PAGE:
Encircle Nebraska: Your drive across the Cornhusker state begins in Omaha on the eastern border. Then travel about 275 miles along I-80 with stops at Nebraska’s capital of Lincoln, then Kearney, Gothenburg and finally North Platte.

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1 Little Girl Walking in Park Beside Colorful Abstract Art in Omaha, Nebraska

Near the Joslyn Memorial Art Museum in Omaha, Nebraska, is a playground featuring large abstract sculptures. Children are drawn towards the vibrant colors and then stay for the fun they provide.

2200 Dodge St, Omaha, NE 68102

2 Joslyn Memorial Art Museum in Omaha, Nebraska

The art deco exterior of the Joslyn Memorial Art Museum in Omaha is a tribute to the early settlers of the plains. The façade features sculptures and carvings of White and Native Americans plus stylized thunderbirds carved into the capitals of the Doric columns. The interior is covered with 38 different marbles. This provides an attractive setting for the 19th and 20th century art plus western and Indian works.

2200 Dodge St, Omaha, NE 68102

3 Wagon Train at Pioneer Courage Park in Omaha, Nebraska

Across six blocks in downtown Omaha, Nebraska, are more than 120 sculptures in the Spirit of Nebraska’s Wilderness and Pioneer Courage parks. This bronze, 12 foot high covered wagon stuck in a dry creek bed is one of four pioneer families heading west on May 21, 1841. The elaborate artworks by Blair Buswell and Ed Fraughton are exquisitely detailed and 1 ½ times life size. The project was sponsored by First National Bank.

N 14th St & Capitol Ave, Omaha, NE 68179

Omaha, Nebraska Composite of Three Photos

Three photos of Omaha, Nebraska are: 1) The ornate façade of the J.L. Brandeis and Sons Store built in 1906; 2) A playground featuring large abstract sculptures near the Joslyn Memorial Art Museum; and 3) One of the 58, larger-than-life, 200 pound bronze Canadian geese that “fly” through a downtown intersection as part of “The Spirit of Nebraska’s Wilderness” created by Kent Ullber in 2002 and sponsored by First National Bank.

4 Nebraska State Capitol Building in Lincoln, Nebraska

The first two Nebraska state capitols followed traditional styles but crumbled from poor construction. The third building, finished in Lincoln in 1932, resulted in a 15 story skyscraper. The nontraditional design inspired the capitol towers in North Dakota, Louisiana and Florida. At its 362 foot peak is a bronze statue called, “The Sower” featuring a barefoot man sprinkling the seeds of life. Below it is the eight-sided Memorial Chamber filled with realistic murals of the state’s history. Nebraska became the 37th state on March 1, 1867.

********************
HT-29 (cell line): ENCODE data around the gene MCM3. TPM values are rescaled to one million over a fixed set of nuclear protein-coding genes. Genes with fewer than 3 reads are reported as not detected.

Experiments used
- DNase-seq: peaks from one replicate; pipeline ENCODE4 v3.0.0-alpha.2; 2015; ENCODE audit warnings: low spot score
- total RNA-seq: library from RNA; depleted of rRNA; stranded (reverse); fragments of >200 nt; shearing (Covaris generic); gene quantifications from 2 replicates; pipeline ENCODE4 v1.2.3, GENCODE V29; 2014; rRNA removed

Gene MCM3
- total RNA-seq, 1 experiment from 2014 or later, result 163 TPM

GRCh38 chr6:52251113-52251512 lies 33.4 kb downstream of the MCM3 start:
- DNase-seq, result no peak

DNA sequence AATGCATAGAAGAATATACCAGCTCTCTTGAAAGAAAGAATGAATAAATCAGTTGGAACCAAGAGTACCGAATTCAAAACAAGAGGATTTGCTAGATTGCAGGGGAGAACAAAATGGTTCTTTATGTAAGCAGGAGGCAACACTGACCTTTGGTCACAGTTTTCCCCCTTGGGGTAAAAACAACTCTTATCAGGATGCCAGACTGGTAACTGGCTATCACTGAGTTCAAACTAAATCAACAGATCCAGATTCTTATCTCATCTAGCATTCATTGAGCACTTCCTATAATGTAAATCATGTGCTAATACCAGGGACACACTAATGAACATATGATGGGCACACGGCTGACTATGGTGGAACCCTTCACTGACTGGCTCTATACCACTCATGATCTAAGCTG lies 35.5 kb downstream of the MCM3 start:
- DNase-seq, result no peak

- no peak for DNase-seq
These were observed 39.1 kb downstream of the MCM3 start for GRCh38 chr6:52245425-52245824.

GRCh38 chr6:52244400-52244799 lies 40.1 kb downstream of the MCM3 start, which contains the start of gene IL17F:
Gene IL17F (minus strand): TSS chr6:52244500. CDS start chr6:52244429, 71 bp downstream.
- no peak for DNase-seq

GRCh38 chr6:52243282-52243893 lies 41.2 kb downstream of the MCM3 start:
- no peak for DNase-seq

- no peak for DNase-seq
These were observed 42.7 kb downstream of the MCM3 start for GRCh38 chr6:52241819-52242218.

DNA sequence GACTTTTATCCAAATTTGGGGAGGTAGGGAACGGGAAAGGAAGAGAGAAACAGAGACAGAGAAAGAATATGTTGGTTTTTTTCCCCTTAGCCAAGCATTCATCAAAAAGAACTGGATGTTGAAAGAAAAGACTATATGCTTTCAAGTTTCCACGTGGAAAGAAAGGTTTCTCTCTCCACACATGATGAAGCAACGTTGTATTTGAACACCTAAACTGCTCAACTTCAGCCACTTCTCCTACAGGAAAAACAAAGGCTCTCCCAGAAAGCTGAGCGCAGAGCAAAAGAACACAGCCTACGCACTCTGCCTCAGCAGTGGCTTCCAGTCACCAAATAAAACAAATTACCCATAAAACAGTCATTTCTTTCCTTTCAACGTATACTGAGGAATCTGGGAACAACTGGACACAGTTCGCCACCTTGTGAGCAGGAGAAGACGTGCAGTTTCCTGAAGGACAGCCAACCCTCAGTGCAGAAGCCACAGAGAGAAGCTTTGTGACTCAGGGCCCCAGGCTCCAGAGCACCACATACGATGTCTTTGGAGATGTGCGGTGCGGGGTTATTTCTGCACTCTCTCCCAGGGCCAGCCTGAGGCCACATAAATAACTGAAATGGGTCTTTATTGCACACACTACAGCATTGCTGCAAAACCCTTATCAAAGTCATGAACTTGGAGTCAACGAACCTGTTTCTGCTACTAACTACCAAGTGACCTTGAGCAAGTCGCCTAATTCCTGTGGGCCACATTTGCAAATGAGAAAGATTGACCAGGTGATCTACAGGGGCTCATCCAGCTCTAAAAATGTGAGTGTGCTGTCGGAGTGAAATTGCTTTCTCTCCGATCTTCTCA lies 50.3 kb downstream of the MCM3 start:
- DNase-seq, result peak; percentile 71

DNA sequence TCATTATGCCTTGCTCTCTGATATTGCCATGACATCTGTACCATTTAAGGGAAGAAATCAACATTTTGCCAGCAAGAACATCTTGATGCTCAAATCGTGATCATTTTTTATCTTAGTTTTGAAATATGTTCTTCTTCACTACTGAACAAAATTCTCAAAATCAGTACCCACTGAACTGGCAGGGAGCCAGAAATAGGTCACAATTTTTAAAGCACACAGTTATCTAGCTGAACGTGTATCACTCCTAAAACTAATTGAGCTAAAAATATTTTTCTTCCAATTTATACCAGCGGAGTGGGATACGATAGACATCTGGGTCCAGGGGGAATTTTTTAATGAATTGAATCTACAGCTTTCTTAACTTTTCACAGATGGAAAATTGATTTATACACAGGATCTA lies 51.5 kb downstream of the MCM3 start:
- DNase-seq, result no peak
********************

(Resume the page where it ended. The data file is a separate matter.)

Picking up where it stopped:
1445 K St, Lincoln, NE 68508

5 Nebraska State Capitol East Warner Chamber Doors in Lincoln, Nebraska

The Warner Legislative Chamber’s doors in the Nebraska State Capitol are a beautifully carved, symbolic tribute to Native Americans. These East Chamber doors feature a stalk of corn in the center with a Thunderbird (representing rain and life) on top. On the right is an Indian standing on an otter representing medicine. On the left is a woman above a turtle symbolizing fertility. The doors weigh 750 pounds each and took six months to carve.

1445 K St, Lincoln, NE 68508

6 Fiberglass Bison Statue at Great Platte River Road Archway near Kearney, Nebraska

This ten foot tall, fiberglass bison statue by Gary Ginther sits next to the Great Platte River Road Archway Monument near Kearney, Nebraska. Ted Turner, the CNN founder and owner of the nation’s largest buffalo herd on his Vermejo Park Ranch, commissioned the statue in 2002. The nearby archway resembles a covered wagon and sunset stretching 60 feet over I-80, the nation’s first interstate. The museum tells the story of westward pioneers from 1843 to 1869. The facility opened in 2000.

3060 E 1st St, Kearney, NE 68847

7 Pony Express Plaque at Ehmen Park Station in Gothenburg, Nebraska

Next time your email is slow, think of the Pony Express. For only 18 months in 1860 and 1861, 120 riders carried mail up to 75 miles a day in a mochila (pouch), together with water, a gun and a Bible. There were 184 stations along the 1,900 mile trail stretching from Missouri to California. Two of the original stations are in Gothenburg, Nebraska. This commemorative plaque is on the Ehmen Park Station.

Pony Express Station & Museum, 1500 Lake Ave, Gothenburg, NE 69138

8 Buffalo Bill Cody’s House in North Platte, Nebraska

Bill Cody had Buffalo added to his name after reportedly killing 4,200 bison in 18 months to feed railroad workers. The Medal of Honor winner is best known for his ten-year tour in Wild West shows. He performed with other celebrities such as Annie Oakley and Calamity Jane. In 1886, he purchased 4,000 acres in North Platte, Nebraska, and called it Scout’s Rest Ranch. You can tour his three-story, Victorian house to see many of his original furnishings and memorabilia. The property is part of a state historical park.

Scouts Rest Ranch Rd & Charlie Evans Dr, North Platte, NE 69101